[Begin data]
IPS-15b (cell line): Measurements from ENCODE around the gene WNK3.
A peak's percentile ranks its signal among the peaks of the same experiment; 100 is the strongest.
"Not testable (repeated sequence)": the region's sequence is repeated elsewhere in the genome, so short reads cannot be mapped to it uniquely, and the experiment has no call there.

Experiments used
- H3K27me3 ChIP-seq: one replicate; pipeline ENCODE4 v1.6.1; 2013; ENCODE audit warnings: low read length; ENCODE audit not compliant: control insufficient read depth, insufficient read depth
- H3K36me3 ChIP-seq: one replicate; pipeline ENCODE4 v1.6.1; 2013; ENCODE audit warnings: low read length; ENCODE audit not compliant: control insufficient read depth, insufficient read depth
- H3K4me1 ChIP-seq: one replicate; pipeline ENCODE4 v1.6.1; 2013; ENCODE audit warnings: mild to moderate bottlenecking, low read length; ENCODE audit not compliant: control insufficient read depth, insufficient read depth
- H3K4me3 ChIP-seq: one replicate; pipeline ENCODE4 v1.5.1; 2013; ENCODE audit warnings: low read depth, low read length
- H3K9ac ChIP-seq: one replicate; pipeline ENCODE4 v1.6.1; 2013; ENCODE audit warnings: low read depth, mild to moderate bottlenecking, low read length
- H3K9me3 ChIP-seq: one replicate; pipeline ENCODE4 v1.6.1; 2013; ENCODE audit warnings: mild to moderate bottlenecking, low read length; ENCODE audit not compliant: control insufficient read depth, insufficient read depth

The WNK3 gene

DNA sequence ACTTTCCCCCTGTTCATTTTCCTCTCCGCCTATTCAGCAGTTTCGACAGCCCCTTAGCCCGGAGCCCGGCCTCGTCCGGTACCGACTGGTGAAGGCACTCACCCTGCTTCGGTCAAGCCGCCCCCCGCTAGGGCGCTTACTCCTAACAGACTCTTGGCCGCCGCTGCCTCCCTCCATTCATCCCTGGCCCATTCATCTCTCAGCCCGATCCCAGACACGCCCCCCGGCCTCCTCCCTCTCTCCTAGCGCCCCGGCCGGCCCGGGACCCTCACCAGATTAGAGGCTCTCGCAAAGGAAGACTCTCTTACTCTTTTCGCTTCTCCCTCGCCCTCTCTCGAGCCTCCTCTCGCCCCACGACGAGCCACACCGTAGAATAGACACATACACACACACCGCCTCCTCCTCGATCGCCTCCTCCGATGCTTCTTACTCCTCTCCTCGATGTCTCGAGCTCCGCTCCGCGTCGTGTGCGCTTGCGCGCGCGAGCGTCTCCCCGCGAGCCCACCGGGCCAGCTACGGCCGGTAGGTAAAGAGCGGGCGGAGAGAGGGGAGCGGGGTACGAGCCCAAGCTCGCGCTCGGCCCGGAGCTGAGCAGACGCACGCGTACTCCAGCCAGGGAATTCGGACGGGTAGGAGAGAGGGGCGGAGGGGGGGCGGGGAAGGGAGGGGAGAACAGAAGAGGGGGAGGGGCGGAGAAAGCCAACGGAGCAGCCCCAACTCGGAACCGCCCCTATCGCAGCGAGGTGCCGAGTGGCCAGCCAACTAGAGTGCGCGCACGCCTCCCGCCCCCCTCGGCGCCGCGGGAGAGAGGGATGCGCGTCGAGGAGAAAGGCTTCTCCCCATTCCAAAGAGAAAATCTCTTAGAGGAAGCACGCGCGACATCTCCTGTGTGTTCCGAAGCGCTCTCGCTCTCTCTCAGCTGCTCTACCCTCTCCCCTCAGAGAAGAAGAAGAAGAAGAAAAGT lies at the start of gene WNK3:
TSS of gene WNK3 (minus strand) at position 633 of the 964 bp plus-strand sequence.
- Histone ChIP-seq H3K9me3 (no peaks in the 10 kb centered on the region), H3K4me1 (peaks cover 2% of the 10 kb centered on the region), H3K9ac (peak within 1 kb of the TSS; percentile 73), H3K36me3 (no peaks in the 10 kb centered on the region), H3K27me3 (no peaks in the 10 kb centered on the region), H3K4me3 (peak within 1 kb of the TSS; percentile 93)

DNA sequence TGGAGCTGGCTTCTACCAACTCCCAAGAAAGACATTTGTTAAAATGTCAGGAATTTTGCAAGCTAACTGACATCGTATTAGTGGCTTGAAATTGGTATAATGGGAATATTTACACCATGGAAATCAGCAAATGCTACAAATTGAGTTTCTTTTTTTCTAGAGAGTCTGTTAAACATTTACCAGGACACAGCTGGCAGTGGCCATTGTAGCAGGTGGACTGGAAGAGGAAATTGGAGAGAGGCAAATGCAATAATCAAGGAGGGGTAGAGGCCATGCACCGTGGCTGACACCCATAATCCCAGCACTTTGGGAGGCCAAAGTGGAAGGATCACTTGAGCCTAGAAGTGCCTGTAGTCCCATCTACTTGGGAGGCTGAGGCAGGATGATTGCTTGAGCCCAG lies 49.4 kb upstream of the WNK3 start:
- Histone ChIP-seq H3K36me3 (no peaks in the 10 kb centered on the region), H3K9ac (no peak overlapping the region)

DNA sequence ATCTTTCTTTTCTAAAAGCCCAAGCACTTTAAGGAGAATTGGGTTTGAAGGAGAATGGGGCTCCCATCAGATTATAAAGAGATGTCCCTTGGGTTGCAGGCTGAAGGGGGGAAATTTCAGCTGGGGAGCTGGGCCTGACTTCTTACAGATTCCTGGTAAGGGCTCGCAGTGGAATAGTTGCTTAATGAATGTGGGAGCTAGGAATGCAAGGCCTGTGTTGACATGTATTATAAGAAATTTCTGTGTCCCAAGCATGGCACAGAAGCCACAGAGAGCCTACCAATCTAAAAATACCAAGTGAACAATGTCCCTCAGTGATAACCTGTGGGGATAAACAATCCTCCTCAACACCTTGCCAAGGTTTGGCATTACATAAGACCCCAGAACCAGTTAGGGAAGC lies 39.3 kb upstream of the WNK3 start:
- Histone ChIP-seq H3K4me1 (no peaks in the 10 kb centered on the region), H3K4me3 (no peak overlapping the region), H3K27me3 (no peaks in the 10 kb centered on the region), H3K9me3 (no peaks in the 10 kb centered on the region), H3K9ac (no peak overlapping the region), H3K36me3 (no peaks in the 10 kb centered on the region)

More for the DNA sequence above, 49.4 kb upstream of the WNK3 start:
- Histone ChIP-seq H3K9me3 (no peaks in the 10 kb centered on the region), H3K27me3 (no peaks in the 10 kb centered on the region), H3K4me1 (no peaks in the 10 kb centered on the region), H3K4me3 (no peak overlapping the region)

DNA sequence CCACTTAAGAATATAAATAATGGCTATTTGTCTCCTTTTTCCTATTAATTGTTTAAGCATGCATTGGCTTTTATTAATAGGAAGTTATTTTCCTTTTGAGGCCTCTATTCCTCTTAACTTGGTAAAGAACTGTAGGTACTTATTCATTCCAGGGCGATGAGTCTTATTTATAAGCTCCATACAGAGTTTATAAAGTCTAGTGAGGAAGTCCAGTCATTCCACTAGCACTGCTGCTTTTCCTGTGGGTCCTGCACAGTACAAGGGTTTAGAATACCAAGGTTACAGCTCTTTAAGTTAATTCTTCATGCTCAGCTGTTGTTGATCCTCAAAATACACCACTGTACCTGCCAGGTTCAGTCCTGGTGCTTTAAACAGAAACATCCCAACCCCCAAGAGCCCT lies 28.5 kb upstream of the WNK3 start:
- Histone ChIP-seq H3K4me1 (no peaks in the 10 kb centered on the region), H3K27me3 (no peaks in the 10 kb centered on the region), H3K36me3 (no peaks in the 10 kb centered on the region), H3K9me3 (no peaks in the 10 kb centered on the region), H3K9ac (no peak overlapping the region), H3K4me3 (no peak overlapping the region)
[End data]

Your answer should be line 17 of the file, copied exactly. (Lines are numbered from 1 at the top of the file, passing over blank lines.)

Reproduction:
DNA sequence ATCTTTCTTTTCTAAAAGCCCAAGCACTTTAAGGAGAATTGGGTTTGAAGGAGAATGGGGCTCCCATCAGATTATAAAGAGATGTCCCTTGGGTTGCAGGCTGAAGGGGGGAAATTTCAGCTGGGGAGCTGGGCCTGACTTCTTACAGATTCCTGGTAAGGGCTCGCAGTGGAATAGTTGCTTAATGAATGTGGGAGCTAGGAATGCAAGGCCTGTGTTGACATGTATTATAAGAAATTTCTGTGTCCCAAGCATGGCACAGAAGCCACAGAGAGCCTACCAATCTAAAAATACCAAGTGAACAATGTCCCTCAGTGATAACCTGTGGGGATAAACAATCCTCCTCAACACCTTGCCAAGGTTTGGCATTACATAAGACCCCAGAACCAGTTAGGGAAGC lies 39.3 kb upstream of the WNK3 start: